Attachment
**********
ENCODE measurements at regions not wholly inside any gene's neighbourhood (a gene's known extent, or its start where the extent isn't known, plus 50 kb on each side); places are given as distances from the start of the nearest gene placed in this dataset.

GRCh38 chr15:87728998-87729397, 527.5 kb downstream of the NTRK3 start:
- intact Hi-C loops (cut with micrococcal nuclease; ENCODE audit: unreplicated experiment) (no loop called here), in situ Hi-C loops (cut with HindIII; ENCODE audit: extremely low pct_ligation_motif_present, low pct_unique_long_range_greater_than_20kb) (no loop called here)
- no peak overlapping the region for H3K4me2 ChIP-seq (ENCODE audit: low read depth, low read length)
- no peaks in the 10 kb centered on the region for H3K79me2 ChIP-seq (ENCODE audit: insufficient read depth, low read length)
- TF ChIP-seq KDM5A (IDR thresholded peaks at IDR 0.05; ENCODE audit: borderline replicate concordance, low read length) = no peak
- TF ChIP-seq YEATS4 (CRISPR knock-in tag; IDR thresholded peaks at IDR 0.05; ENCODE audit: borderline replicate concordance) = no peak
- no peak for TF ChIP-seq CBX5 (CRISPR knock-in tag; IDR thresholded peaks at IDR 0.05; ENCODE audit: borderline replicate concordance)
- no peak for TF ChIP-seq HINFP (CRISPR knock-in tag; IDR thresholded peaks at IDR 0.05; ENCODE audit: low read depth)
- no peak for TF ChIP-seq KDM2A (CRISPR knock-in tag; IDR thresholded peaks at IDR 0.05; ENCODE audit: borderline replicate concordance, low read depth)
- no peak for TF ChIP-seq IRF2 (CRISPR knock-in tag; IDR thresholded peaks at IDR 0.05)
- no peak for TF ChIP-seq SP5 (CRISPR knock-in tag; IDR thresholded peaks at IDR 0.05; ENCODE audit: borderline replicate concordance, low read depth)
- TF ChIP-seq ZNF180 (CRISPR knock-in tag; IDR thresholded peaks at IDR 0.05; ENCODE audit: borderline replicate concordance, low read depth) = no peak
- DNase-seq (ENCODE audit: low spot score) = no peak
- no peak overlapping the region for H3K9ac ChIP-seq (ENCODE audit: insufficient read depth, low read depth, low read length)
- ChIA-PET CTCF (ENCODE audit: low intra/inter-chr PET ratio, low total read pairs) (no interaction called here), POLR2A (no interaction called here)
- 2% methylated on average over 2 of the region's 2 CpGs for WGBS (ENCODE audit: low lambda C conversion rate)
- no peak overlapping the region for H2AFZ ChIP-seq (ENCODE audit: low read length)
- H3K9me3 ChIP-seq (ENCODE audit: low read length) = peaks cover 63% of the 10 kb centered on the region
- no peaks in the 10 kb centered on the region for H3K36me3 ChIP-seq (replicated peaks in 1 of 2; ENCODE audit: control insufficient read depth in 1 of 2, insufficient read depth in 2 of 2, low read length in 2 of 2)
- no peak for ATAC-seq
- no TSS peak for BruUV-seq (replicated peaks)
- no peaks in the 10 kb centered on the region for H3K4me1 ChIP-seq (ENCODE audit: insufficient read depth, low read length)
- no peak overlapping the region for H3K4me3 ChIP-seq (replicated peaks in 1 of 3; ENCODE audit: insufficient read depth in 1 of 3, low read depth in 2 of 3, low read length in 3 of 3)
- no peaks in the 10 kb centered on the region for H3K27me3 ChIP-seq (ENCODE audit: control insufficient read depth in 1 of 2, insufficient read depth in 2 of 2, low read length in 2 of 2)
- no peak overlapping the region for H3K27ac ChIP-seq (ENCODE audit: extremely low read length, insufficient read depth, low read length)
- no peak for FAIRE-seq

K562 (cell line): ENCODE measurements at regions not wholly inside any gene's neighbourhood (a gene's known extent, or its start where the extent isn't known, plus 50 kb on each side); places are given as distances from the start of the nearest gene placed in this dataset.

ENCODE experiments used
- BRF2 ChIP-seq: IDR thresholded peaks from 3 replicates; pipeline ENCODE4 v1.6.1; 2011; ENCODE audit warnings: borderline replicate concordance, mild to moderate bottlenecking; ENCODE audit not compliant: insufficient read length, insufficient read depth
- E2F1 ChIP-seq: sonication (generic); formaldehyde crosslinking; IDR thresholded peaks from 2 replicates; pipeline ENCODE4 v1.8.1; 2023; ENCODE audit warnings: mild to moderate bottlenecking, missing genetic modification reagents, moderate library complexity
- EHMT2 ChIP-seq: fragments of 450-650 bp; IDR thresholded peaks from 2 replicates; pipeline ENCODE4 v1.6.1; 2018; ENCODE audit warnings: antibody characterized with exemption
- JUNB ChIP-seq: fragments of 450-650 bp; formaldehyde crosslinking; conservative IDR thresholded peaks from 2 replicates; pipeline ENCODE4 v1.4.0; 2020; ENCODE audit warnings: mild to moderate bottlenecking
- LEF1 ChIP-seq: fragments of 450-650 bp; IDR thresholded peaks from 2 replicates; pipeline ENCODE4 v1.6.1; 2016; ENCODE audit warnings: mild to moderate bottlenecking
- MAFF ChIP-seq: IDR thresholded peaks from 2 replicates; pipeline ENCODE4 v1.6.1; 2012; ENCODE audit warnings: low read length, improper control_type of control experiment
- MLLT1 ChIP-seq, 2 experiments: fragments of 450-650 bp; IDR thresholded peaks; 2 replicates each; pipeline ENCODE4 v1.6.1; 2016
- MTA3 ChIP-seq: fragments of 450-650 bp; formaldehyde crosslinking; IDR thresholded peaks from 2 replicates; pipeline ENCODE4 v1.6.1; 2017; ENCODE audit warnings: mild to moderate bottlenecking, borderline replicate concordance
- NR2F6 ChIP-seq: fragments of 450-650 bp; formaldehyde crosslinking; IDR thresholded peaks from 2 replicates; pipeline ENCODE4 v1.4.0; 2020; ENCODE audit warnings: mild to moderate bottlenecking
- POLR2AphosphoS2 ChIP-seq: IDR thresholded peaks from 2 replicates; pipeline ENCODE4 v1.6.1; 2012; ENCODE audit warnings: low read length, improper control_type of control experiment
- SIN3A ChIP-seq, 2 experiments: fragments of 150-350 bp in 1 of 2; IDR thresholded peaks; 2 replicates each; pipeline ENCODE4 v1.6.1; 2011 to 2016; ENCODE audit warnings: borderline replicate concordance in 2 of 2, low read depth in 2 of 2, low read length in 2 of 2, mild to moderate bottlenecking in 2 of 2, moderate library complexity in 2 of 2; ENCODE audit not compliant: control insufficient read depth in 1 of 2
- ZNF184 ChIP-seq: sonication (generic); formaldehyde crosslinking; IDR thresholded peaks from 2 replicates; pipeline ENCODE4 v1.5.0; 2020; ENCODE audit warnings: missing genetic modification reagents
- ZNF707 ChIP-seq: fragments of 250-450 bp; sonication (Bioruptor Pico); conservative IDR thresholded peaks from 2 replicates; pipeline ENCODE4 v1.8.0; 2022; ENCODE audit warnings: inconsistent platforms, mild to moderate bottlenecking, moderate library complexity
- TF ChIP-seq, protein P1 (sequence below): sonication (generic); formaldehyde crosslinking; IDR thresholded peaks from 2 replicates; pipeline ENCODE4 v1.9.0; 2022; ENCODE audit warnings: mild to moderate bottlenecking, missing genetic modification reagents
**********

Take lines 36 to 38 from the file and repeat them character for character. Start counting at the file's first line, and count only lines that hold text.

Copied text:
- MLLT1 ChIP-seq, 2 experiments: fragments of 450-650 bp; IDR thresholded peaks; 2 replicates each; pipeline ENCODE4 v1.6.1; 2016
- MTA3 ChIP-seq: fragments of 450-650 bp; formaldehyde crosslinking; IDR thresholded peaks from 2 replicates; pipeline ENCODE4 v1.6.1; 2017; ENCODE audit warnings: mild to moderate bottlenecking, borderline replicate concordance
- NR2F6 ChIP-seq: fragments of 450-650 bp; formaldehyde crosslinking; IDR thresholded peaks from 2 replicates; pipeline ENCODE4 v1.4.0; 2020; ENCODE audit warnings: mild to moderate bottlenecking